The first “Celebrity” sledge hockey game at the North Surrey Sport & Ice Complex turned out to be a success.
More than 500 people turned out to watch Canadian Olympic medallist Hayley Wickenheiser and Humboldt Broncos Ryan Straschnitzki, among others, play in the first celebrity game at the city’s newest arena.
The showcase game was part of the Canadian Tire WickFest, which is a world female hockey festival. WickFest, described as a “dream come-to-life” for Wickenheiser, is hosted in partnership with the City of Surrey and Surrey Falcons. This is the second year, the City of Surrey has played host to WickFest.
Wickenheiser said the turn out was “awesome.” She said that more people came out to watch the para hockey game, but had to be turned away because of fire codes.
With that success, Wickenheiser said she hopes to make this an annual event due to its success.
“It was a great turnout. I think people enjoyed it. They had a few laughs at my expense, anyway,” she said. “I honestly am so bad, I couldn’t even get going enough to be tired. It’s super hard and I didn’t realize you have to have your hands on the ice to touch the puck, so I missed just about every pass I got.”
Wickenheiser was joined by Straschnitzki; former NHL players Dave Babych, John Craighead, Denis Pederson, Doug Lynch, Garth Rizzuto and Craig Redmond, SportAbility players Mitchell Garrett, Brandon Twaites; BC Lions Andrew Peirson; and James Gemmell of Team Canada and BC Hockey. Several people from local media, including the Now-Leader’s own Lauren Collins, also took part in the game.
Wickenheiser said Straschnitzki’s story is also “opening a lot of eyeballs to this game.
Straschnitzki, who is training to play for the national para hockey team in 2026, was in the 2018 Humboldt Broncos bus crash in Saskatchewan that injured 13 junior hockey players and killed 16 others.
He was paralyzed from the chest down, but received spinal surgery in Thailand in late 2019.
As for playing sledge hockey, Straschnitzki said, “I’m just lucky enough to be out here and have support.”
“It’s great. It’s just like playing stand up (hockey) for me,” he said. “Being at the rink was my happy place growing up, and I’m just fortunate to have a rink like this around me in Calgary. It’s just absolutely incredible and I can’t thank everyone enough.”
Straschnitzki was referring to the North Surrey Sport & Ice Complex’s accessibility and inclusivity.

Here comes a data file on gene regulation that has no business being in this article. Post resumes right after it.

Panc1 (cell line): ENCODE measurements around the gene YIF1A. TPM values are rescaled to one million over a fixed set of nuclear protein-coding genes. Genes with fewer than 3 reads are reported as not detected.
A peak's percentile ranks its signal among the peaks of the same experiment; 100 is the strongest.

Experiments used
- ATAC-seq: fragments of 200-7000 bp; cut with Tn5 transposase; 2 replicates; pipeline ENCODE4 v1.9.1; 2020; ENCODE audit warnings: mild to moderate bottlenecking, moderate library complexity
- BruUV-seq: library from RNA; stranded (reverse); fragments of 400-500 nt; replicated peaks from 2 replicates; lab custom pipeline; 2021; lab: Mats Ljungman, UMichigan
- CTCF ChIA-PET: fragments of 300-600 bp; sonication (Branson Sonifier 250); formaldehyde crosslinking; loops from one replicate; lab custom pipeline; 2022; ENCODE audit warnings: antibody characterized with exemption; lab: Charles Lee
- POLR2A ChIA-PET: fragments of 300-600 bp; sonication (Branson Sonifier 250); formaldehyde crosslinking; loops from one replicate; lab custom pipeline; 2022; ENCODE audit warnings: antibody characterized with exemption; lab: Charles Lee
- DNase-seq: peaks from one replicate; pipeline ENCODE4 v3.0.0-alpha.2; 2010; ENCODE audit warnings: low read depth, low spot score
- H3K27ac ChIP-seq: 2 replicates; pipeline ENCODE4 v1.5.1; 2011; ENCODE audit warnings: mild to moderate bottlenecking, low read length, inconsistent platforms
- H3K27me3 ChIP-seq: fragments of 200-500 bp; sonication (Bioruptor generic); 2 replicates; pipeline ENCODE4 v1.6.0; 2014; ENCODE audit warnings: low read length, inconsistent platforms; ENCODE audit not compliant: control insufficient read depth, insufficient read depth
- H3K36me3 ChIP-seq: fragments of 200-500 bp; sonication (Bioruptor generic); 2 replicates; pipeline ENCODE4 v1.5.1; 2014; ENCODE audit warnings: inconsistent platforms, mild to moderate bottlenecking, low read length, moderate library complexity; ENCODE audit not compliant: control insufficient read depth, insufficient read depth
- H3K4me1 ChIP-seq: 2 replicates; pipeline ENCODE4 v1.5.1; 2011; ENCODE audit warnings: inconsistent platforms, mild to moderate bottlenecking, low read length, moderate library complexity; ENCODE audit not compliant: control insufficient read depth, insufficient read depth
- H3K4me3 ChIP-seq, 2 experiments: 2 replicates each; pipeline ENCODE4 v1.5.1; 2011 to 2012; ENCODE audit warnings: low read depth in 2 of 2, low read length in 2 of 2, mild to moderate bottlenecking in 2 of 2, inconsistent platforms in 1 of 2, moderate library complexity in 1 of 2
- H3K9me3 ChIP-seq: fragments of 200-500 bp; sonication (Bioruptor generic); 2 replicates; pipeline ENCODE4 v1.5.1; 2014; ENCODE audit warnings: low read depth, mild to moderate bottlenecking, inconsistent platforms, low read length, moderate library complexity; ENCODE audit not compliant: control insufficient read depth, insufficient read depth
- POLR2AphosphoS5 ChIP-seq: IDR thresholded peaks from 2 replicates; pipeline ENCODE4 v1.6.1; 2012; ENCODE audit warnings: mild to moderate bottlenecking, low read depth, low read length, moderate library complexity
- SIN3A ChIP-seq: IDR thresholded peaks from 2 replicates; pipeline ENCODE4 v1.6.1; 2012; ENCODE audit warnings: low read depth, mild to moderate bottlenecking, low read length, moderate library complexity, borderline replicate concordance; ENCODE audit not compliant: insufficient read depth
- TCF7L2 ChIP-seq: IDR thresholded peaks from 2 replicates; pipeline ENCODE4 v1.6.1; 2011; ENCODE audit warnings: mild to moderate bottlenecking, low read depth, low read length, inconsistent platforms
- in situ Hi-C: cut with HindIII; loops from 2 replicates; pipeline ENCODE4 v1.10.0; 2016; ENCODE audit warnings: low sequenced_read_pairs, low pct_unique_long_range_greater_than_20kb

“It’s absolutely incredible. You go to places where I’m from and they say it’s accessible, but it just has a ramp. People need help getting into the dressing rooms, so it’s good to see the City of Surrey build this rink for accessibility and wanting to build more is a step in the right direction,” Straschnitzki said.
“I know a lot of people with disabilities stay at home and don’t do anything because they’re scared that not many places are accessible.”
With that, the Rick Hansen Foundation announced Saturday before the showcase game that the new arena had been “Accessibility Certified Gold” by the foundation. It’s the city’s fifth gold-certified facility.
During a tour of the facility before it opened, Surrey’s manager of civic facilities Scott Groves said, “(We’re) much more aware now than we were years ago of all the needs for people to be accessible and inclusive.”
The changerooms were designed for women’s and co-ed teams, with enclosed showers.
The player’s benches were also designed with para hockey in mind, which are removable so players don’t have to get out of their sledges. The boards were also fitted with clear lexan, so the para-hockey players can still see the ice while on the bench or in the penalty box.
The foundation rates sites on several criteria that look at the various needs of individuals with disabilities affecting their mobility, vision and hearing.
Wickenheiser added that she’s a “big believer” that hockey is for everyone.
“I think you can’t build a rink in this country unless you’re building female dressing rooms, accessible facilities, having the plexiglass in the arena, big wide doors for wheelchairs to come in, including elevators, things like that. That’s just the way the world is now, and if you’re on the cutting edge of doing things right.”